Fantoosh puppets

I came across the interesting Scots word fantoosh [fan’tuʃ], which is defined by the Online Scots Dictionary as “flashy, ultra-fashionable”, whicle the Dictionary of the Scots Language gives a more detailed definition: “1. Over-dressed, over-ornamented; flashy, showy; ultra-fashionable; and 2. An over-dressed person”.

Related words include fantoosherie (fuss, pretentiousness, swank) and fantooshed (flashily dressed).

This word was apparently coined during the First World War and was influenced by the English dialect word fanty-sheeny (a marionette, showy, fanciful), which comes from the Italian fantoccino (puppet), or from the French fantoche (puppet), or maybe fantoosh comes directly from the French.

According to the Caledonian Mercury, fantoosh is more often used for women than, and is also used for other things, such as clothes, hats, wedding cakes, and it usually carries with it hints of criticism or disapproval.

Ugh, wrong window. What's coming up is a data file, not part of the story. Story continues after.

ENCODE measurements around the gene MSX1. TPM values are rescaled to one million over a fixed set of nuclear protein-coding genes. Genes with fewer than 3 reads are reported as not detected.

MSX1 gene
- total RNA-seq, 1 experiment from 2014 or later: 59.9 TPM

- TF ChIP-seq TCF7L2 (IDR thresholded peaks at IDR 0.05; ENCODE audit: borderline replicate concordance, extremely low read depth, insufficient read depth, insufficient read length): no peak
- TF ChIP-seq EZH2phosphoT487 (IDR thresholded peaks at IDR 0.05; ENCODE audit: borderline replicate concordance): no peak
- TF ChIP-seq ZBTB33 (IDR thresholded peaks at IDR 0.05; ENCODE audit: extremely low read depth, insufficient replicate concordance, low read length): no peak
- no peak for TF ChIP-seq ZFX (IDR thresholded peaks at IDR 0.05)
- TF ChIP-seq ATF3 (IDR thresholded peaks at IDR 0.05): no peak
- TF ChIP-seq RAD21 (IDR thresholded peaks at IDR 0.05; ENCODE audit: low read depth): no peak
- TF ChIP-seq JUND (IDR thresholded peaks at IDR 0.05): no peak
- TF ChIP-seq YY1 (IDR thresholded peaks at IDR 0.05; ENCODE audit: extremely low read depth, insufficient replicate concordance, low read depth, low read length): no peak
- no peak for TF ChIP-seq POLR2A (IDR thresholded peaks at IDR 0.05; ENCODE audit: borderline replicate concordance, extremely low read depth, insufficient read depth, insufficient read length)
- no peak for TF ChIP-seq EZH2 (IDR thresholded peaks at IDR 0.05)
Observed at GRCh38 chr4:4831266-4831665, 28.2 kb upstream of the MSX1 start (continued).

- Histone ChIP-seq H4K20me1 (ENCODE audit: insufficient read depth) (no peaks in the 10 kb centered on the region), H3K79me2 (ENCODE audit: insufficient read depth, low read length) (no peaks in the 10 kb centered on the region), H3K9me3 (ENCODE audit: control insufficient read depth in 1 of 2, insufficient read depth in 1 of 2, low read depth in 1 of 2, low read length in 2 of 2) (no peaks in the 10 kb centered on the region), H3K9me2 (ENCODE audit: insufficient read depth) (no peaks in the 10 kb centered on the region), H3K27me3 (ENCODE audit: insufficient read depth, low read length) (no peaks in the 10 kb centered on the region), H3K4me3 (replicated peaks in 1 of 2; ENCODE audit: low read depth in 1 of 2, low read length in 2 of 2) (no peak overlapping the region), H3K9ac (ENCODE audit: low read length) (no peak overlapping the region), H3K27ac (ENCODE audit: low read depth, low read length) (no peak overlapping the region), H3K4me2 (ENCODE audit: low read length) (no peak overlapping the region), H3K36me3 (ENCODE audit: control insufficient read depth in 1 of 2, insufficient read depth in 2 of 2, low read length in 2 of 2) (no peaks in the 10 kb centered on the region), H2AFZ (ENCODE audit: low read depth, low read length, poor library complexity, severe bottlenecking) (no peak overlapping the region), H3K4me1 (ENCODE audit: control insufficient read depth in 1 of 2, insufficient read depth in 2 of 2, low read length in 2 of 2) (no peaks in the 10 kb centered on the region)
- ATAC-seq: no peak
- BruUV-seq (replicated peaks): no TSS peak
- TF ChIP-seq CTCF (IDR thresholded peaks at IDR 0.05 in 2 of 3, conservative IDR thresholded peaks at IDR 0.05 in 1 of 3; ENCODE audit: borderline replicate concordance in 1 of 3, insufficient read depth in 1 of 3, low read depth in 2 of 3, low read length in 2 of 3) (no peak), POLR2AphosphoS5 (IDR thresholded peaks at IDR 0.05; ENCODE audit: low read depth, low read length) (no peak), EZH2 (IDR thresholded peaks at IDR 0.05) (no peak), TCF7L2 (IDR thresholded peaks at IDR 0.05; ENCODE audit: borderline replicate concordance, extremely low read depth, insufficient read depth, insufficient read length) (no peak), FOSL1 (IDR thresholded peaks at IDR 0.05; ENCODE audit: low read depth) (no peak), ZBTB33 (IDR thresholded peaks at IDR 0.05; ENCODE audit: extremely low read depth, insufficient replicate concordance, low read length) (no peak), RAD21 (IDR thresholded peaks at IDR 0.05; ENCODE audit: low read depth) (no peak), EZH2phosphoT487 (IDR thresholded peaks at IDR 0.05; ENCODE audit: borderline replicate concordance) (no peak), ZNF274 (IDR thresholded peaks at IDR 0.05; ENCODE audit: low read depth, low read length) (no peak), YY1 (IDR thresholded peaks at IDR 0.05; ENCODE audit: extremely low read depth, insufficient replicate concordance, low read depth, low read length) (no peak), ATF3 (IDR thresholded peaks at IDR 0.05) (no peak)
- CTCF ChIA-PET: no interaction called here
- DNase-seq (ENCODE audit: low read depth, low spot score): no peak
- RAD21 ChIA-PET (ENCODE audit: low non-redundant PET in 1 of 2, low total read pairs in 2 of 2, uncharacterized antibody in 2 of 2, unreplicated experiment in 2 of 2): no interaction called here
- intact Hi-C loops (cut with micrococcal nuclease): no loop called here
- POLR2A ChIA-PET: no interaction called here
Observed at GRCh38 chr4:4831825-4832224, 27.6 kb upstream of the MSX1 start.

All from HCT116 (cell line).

Are there similar words in other languages?

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This entry was posted in English, Language, Scots, Words and phrases.

4 Responses to Fantoosh puppets

  1. Barry Dean says:

    I wonder whether the term “fancy pants,” meaning–according to Merriam-Webster’s Web site–“overly elegant or refined,” has any connection to the words that Simon mentions, or whether it is a totally independent coinage. The similarity is striking. M-W indicates first known use of fancy pants as 1945.

  2. Cesar M. says:

    The Spanish word “fanfarrón” may be related. As an adjective it can mean “vain” “ostentatious” “conceited.”

  3. David Eger says:

    ‘Fanfarrón’ looks like it could be related to ‘fanfare’ – that being something, by its very nature, loud and unabashed.